What’s the price of stability — or, put another way, the cost of the shutdown? In Tiffany Brewer’s case, $279 a week.
That’s the child-care subsidy she won’t get while the state is shut down — and the first in a series of ugly, ugly dominoes that could tumble in quick succession.
Until Friday, it seemed that Brewer, a determined 41-year-old single mother with a tough history, was close to finally making it. A few weeks ago, she was poised to start hunting for an apartment.
Brewer has been living with her mother in North Minneapolis, struggling to stay sober after five years and to make a life for herself and her son, who is 4. She’s been working in a clerical capacity for a charter school for the last year, a job she got through Tree Trust, a social-service agency that helps people with long histories of being unemployable find and keep work.
Intensive services for fragile families
Child-care-assistance rolls are woefully oversubscribed in Minnesota, but through some miracle she was also able to get a state scholarship for her boy, who has attended Catholic Charities’ North Side Child Development Center. Because the center provides intensive services for Minnesota’s most fragile families, it charges a little more than market rate.
The $279-per-week subsidy goes to the center, and Brewer contributes a relatively affordable $79-a-month copay. Her son gets a great early education there. In fact, he’s beyond ready for kindergarten.
“He’s going to be way above his class,” Brewer couldn’t help bragging during an interview last week. “He’s tying his shoes, he knows the months of the year, he knows his address, and he knows his first, his middle and both of his last names. He’s very smart.
“Day care has really prepared him for school life,” she continued. “They also offer occupational therapy. He doesn’t have any speech problems, he doesn’t have any ADD problems, he’s just a very picky eater and he’s an only child so he has a problem with sharing, so he’s in occupational therapy for that.”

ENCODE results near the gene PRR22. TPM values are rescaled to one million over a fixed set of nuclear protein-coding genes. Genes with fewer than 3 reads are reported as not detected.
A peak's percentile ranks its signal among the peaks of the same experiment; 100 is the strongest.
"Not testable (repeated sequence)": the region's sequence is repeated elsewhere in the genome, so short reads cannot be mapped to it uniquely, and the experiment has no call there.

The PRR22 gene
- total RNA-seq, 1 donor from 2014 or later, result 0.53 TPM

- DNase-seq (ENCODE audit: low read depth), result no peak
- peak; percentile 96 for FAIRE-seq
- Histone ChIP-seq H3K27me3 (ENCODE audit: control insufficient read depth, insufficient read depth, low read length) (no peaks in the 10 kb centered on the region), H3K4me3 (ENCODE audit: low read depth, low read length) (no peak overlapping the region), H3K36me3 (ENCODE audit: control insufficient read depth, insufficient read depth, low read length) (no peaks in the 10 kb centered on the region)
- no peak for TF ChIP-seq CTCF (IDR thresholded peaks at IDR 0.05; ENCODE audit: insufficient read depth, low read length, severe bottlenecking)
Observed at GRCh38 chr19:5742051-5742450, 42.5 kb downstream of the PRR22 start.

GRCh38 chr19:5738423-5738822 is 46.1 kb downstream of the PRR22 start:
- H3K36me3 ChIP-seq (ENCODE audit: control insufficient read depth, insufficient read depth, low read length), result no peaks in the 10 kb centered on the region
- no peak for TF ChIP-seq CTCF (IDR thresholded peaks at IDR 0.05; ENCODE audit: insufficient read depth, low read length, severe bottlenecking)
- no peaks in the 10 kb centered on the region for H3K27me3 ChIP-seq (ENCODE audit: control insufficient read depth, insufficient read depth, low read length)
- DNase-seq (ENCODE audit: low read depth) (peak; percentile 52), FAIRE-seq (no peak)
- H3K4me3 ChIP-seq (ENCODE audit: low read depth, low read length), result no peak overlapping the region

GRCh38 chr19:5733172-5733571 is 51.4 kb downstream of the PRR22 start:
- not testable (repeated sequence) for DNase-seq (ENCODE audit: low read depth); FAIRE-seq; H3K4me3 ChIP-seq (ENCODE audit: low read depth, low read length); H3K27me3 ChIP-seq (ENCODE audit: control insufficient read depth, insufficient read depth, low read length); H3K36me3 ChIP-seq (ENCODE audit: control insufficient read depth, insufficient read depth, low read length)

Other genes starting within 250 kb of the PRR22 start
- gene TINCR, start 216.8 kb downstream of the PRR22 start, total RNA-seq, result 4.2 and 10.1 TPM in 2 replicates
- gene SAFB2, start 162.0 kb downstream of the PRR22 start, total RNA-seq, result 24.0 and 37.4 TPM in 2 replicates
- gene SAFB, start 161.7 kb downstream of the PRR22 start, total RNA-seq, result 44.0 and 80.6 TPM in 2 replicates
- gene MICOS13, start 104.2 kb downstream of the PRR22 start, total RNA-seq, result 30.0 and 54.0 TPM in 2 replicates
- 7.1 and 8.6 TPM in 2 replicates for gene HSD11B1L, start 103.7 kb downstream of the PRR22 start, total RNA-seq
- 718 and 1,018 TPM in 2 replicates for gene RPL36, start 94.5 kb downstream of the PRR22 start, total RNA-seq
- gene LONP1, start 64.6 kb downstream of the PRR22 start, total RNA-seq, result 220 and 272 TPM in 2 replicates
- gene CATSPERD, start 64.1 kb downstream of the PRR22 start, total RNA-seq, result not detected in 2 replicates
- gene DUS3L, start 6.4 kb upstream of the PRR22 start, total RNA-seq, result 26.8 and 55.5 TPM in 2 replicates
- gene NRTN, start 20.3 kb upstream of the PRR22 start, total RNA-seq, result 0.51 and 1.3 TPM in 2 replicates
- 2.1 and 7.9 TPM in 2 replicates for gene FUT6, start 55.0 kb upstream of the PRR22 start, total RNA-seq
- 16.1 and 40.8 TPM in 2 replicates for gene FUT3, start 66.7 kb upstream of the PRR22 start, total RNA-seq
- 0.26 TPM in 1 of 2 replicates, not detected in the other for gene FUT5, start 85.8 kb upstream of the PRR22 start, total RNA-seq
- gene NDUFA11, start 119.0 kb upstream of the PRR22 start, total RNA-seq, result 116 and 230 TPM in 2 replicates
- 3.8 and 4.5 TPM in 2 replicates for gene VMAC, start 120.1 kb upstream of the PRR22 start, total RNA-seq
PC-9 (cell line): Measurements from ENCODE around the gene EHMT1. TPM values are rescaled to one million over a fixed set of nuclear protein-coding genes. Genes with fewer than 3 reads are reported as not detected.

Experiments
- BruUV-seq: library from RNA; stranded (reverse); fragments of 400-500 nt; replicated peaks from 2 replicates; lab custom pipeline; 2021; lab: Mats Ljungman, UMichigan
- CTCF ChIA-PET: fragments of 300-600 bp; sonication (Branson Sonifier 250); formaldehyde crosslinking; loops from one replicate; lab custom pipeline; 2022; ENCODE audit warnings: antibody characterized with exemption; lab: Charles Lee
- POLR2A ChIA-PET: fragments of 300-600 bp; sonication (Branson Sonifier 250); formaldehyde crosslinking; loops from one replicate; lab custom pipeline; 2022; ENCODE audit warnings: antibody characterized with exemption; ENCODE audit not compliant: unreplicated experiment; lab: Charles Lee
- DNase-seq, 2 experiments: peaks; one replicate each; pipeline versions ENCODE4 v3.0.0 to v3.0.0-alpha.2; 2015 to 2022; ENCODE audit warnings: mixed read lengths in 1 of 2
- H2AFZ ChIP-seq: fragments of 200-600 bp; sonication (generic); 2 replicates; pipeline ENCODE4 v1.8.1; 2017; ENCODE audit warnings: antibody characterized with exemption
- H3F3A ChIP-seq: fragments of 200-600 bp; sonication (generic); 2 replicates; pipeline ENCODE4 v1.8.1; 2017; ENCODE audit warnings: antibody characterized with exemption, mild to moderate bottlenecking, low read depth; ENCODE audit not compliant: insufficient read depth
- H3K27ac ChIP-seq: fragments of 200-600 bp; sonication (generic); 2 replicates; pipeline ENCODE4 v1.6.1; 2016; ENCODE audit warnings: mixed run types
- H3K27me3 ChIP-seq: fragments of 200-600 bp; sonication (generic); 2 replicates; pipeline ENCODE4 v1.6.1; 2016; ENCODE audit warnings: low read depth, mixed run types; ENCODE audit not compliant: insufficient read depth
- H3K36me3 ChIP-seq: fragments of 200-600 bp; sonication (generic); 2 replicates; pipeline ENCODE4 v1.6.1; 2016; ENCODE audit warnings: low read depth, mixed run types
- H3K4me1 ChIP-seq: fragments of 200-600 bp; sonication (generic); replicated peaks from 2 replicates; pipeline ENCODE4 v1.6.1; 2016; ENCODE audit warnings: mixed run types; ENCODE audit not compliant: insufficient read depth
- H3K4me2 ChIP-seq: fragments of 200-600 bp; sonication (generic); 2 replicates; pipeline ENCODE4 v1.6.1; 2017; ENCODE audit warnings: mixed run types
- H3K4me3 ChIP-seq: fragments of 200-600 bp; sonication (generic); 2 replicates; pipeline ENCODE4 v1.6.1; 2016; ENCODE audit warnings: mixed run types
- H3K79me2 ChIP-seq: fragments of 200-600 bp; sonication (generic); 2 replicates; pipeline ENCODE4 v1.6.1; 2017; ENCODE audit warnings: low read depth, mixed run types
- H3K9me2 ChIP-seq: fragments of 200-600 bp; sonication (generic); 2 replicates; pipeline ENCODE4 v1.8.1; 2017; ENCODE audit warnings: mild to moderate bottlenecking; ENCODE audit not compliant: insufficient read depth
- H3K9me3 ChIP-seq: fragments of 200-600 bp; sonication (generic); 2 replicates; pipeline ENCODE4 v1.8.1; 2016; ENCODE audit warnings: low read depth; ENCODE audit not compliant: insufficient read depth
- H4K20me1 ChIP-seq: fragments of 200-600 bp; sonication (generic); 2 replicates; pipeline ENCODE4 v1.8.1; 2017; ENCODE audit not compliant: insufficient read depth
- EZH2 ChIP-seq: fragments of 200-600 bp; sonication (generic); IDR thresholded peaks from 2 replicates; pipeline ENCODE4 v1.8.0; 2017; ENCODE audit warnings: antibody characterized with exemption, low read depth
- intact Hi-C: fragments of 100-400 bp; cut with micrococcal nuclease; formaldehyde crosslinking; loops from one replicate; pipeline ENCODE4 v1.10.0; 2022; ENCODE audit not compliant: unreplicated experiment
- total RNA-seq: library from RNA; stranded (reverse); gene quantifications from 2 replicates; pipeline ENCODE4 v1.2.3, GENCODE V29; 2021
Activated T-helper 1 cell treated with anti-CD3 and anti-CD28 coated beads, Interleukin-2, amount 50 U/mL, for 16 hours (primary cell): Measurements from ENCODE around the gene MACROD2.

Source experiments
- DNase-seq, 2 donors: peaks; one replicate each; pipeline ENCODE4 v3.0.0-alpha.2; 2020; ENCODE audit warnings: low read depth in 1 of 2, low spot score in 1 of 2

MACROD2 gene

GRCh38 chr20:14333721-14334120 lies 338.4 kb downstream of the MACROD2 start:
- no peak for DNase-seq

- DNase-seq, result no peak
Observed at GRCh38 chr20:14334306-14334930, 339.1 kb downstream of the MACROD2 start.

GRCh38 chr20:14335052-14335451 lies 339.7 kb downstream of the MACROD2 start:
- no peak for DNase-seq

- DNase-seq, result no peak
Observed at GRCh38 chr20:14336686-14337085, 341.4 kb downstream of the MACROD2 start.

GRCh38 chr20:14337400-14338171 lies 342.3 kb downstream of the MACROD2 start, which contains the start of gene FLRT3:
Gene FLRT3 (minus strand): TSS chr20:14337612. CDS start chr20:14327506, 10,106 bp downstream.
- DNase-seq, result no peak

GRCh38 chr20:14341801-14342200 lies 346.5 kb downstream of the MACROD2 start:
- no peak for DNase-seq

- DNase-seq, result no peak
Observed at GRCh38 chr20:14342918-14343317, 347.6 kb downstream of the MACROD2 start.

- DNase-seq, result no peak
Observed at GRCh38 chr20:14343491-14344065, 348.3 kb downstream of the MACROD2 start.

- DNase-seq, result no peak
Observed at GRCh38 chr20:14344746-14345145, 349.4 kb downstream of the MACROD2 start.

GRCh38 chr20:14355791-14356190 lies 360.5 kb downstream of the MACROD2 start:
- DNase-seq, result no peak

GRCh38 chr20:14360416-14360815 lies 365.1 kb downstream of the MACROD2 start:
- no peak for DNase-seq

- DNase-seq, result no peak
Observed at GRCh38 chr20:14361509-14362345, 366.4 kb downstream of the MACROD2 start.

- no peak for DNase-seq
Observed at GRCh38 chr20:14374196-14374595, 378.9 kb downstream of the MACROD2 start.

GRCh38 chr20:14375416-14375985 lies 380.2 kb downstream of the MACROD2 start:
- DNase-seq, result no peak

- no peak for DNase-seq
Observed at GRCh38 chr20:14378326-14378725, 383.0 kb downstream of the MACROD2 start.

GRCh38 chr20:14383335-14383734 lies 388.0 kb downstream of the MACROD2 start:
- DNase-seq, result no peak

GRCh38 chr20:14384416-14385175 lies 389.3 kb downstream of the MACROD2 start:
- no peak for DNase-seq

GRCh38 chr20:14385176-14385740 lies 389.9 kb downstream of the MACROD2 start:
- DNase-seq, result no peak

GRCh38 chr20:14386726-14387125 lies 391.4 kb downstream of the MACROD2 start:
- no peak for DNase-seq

The subtexts you should be gleaning: This particular use of tax dollars is a crucial part of any chance mother and son have of scraping their way out of poverty; and the political stalemate in St. Paul has far bigger ramifications for some than for others.
On the edge
It’s hard work being as poor as Brewer. Her pay is usually less than the $2,002-a-month eligibility cutoff for state Medical Assistance, but in April she somehow earned $2,034. Her son was allowed to keep receiving care, but she was cut off.
Without someone to care for her son, Brewer would be forced to stay home. Under ordinary circumstances this would quite possibly lead to the loss of her job — not to mention her boy’s teachers, who can’t get paid.
Brewer hesitates to refer to it as luck, but a sister who lives in Eden Prairie can’t find work, so if they can work out transportation Brewer can have stopgap child care. She can keep the job she struggled so hard to get, at least for now.
Because charter schools are getting no state aid at all during the shutdown, she won’t get paid. Brewer is going to work anyway because she is deeply grateful to her employer, who will pay everyone when the taps are turned back on.
“At least I would know that once the government opened back up again, I have a job,” she said. “I wouldn’t walk away from my job to get paid nothing to go and try and find a job and maybe not even be able to find a job or have it not pay enough, [or] as much as my current job.”
One more domino Brewer feared failed to topple. Medical Assistance has not been cut off, so she can keep receiving the psychiatric medications that have helped her regain enough stability to work and parent. The tonsil surgery she rushed her son in to have in June went off without a hitch.
“It’s hard,” she summed up. “Hard.”
Brewer had one more thing to say, not so much to MinnPost and our readers as to the governor.
“Let Gov. Dayton know that, yeah it’s going to shut down and it’s going to hurt for a minute, but if worse comes to worse, we’re going to be fine,” she said. “Don’t buckle to them. Stand up and fight. Yeah, it’s going to make a lot of us uncomfortable and out of our comfort zone for a while, but if we really look at the long run, what they’re asking or what they’re not trying to propose is going to hurt us in the long run.
“So I say go Dayton. Don’t buckle.”